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ATM: Ang Lee's Eat Drink Man Woman (1994)

Eat Drink Man Woman is Ang Lee's third movie and second consecutive movie nominated for the foreign picture Oscar. Although it is set in Taiwan, it features universal themes almost any individual who has lived in a urban setting can relate to. It explores how and why people often feel of lonely despite having families and friends, and the difficulties and possibilities we face when we try to connect with other people (family or otherwise).

Before I talk about this movie, I must state: If you love Chinese food as I do, you are in for a visual treat, as lovely shots of sumptuous Chinese foods in this film will certainly make you hungry. The film's theme broadly focuses on the malaise that surrounds most people (particularly youth) in modern settings. They're happy, but not quite happy. Although it explores many themes, the most important one is the struggle of three adult daughters to connect with their well-meaning but distant father.

The film has been lighted, color composed and edited to achieve a very leisurely, breezy feel, akin to a relaxed walk in the evening. Although the movie is 2 hours long, it never drags on because it is never heavy and frequently funny. Among the highlights of the movie are its superb dialogue. The banter among siblings and parents literally remind of your own experiences. It is a funny, light-hearted, but deeply introspective movie.

I found the movie online. Click on the link below to watch the movie online (HD quality). The site is 100% safe, and the only nuisance you will get is a pop-up in the beginning.


I have some discussion questions below which could orient your comments if you want, but how you want to discuss the movie is completely up to you. You can answer as many discussion questions (or none) as you want when you comment. Please note that there is NO correct answer for any of these discussion questions. We just want to hear from your perspective on any aspect of the movie that interested you.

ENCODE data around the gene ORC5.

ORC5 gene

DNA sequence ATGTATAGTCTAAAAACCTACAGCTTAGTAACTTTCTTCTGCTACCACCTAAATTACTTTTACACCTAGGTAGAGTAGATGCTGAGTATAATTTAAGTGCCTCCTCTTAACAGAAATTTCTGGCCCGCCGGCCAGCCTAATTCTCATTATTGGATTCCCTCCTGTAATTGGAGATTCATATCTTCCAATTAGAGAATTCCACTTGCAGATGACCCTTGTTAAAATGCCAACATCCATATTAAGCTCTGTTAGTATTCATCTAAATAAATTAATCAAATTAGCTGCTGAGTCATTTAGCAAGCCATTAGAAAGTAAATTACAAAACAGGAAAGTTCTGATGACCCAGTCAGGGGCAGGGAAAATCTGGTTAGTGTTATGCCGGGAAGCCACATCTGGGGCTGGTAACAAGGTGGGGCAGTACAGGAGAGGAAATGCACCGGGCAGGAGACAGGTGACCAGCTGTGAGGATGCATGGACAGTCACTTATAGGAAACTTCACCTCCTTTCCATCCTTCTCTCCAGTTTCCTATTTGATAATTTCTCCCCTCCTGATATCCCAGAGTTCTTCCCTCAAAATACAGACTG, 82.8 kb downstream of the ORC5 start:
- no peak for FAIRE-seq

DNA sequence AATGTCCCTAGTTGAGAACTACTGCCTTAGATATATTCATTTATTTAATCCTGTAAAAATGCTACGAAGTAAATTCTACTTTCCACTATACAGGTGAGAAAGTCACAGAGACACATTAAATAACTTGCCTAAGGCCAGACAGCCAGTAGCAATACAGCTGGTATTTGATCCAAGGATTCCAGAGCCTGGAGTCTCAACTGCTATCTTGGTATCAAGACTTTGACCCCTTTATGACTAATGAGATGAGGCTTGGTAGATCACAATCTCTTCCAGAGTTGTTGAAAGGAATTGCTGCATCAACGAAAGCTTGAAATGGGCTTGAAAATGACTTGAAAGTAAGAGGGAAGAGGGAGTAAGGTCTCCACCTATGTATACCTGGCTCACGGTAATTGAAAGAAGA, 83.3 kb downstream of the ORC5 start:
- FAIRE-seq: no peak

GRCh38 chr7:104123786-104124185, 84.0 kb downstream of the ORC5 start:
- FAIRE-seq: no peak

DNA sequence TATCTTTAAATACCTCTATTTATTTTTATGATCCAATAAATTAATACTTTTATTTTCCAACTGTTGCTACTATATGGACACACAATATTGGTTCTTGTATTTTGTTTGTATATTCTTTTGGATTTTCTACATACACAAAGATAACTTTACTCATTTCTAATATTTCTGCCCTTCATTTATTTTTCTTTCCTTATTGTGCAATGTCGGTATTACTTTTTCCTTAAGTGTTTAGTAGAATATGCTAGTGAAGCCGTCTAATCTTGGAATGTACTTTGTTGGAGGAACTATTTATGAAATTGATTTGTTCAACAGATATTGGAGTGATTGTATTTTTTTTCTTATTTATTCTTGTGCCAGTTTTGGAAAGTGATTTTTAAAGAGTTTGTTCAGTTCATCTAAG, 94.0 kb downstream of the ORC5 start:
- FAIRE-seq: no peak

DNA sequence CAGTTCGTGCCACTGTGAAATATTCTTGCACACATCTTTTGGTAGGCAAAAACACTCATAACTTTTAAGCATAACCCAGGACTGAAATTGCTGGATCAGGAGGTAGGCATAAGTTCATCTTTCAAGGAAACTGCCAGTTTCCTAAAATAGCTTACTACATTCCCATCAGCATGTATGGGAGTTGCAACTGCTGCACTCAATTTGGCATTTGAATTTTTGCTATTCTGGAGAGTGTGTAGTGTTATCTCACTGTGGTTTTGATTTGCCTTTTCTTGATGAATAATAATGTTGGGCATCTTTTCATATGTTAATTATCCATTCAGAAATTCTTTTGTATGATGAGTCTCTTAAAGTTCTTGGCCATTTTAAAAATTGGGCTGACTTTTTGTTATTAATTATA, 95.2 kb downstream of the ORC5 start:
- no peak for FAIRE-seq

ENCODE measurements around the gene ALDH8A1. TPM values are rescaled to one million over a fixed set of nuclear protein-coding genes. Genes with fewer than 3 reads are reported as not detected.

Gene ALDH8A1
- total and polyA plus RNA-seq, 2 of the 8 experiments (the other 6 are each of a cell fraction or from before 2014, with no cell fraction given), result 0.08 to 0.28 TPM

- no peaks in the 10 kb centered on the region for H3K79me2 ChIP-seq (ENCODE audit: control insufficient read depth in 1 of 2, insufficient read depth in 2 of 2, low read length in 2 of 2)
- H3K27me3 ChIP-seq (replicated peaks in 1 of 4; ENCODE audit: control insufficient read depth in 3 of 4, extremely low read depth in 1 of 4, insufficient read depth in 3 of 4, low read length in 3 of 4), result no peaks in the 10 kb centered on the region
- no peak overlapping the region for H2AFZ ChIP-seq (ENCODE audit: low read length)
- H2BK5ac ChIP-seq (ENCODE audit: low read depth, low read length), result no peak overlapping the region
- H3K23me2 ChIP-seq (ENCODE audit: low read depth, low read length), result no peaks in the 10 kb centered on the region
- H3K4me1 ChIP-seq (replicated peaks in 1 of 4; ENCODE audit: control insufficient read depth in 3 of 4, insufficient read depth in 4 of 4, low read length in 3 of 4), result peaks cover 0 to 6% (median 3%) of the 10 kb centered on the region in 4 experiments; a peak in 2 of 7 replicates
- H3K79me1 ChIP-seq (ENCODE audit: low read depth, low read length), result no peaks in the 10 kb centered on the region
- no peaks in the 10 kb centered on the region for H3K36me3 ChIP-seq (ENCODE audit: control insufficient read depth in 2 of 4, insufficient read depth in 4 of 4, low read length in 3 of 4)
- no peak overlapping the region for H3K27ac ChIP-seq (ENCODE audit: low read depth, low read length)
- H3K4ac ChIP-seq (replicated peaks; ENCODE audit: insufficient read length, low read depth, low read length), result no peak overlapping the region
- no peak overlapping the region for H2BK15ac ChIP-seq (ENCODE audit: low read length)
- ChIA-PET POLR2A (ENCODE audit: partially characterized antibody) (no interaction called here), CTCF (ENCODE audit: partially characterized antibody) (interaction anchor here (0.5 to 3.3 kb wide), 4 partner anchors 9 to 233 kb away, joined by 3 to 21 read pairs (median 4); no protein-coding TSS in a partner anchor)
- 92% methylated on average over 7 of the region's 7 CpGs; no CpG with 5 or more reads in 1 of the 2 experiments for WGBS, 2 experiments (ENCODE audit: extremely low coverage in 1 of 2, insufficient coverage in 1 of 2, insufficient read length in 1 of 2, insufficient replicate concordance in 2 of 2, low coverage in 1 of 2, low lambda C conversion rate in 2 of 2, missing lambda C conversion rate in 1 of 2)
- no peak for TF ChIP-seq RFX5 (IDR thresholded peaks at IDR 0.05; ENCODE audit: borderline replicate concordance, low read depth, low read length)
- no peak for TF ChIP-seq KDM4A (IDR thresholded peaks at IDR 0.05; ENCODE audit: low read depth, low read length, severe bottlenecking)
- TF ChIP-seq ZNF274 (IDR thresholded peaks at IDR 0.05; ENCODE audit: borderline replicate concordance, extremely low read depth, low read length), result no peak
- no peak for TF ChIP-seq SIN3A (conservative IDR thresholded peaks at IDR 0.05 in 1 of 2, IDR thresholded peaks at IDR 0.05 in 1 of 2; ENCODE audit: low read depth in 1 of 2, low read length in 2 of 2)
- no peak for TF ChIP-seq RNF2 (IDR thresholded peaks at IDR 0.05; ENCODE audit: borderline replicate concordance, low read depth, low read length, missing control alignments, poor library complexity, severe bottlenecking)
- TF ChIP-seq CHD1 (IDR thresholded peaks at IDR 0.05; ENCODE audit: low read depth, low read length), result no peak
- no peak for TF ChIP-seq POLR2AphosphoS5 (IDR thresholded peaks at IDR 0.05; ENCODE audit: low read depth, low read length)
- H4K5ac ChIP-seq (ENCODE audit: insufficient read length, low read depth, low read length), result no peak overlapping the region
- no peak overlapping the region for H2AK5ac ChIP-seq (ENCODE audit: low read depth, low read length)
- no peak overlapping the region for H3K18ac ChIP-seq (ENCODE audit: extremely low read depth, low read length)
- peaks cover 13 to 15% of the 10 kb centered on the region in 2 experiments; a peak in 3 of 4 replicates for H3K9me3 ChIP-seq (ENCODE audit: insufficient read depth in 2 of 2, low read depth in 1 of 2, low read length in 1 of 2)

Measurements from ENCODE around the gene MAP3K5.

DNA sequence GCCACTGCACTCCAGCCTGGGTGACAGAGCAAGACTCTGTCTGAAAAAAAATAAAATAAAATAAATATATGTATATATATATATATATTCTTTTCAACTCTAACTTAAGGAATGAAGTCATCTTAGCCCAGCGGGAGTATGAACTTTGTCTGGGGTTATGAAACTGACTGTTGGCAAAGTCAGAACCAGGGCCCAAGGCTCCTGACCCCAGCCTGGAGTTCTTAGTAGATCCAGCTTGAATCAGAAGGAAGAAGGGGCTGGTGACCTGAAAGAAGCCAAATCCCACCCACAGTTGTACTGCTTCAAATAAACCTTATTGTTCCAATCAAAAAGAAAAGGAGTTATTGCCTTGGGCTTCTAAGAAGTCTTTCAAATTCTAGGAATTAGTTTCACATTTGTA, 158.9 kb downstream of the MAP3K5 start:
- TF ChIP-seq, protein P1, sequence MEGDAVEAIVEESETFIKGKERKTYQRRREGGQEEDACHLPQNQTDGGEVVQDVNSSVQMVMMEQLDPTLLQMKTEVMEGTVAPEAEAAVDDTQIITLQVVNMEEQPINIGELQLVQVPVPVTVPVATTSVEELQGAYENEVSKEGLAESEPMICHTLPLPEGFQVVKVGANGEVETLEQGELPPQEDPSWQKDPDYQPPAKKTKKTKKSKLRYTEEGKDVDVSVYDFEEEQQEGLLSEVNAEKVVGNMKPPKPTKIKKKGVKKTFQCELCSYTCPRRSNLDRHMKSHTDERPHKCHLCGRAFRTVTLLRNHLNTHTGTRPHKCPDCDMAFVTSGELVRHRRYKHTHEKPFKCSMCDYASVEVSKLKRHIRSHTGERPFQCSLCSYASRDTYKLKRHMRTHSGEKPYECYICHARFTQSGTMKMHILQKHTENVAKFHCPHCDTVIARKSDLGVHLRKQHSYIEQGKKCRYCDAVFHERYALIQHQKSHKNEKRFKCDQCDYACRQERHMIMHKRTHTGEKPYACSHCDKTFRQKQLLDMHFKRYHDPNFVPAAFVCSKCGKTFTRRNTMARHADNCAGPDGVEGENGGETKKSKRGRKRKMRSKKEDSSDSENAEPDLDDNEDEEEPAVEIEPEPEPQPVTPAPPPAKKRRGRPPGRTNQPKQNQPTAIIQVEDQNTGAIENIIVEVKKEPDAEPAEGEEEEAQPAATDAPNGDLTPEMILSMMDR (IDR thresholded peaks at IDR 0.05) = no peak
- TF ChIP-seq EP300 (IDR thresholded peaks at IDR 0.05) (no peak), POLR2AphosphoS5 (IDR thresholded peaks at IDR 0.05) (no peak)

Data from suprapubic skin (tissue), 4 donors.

Discussion questions (optional; focus on as many [or none] as you want):

Q: The movie sees various characters realizing themselves. There seems to be one pivotal moment for each character that symbolizes a change in each character like: a) the eldest daughter hooking the speaker to retort to her annoying neighbors, b) the father realizes that he can taste food again, and c) the second daughter deciding not to go to Amsterdam. What might these these actions really symbolize about what's going on in the minds of these characters?

Q: Why is this movie called "Eat Drink Man Woman"?

Q: Emma Thompson said that she decided to approach Ang Lee to direct "Sense and Sensibility" after watching this movie. What about "Eat Drink Man Woman" might have prompted Emma to make the (excellent and very successful) decision to approach Ang Lee for S&S?

Q: Do we still see flashes of Ang Lee's current style (evidenced in recent movies like "Life of Pi") in this film, or has he changed completely?

Again, there are no "correct" answers to these questions. Your opinion is just as good as mine. Feel to ignore this and discuss any other aspect of the movie.


What a lovely film portraying the struggles of a widower, looking after his three unmarried daughters, while indulging in his passion for cooking.

Personally I could watch a 2 hour film just about cooking Chinese food and not be bored anyway, as they make such tasty treats so quickly and some of the dishes shown in this film were just stunning. I wanted to be at that food table with them to sample all of the dishes. I would be there every Sunday, unlike the sisters who didn't want to be there.

The film leads us along each of the sisters' lives and loves (or lack of) in a gentle and realistic way.

Ironically it is the sister that wants to leave home the most who ends up being the one staying, after the totally unexpected announcement made by the father at the family gathering towards the end of the film.

Great portrayals of the characters, with lots of humour and heartache thrown in good measure.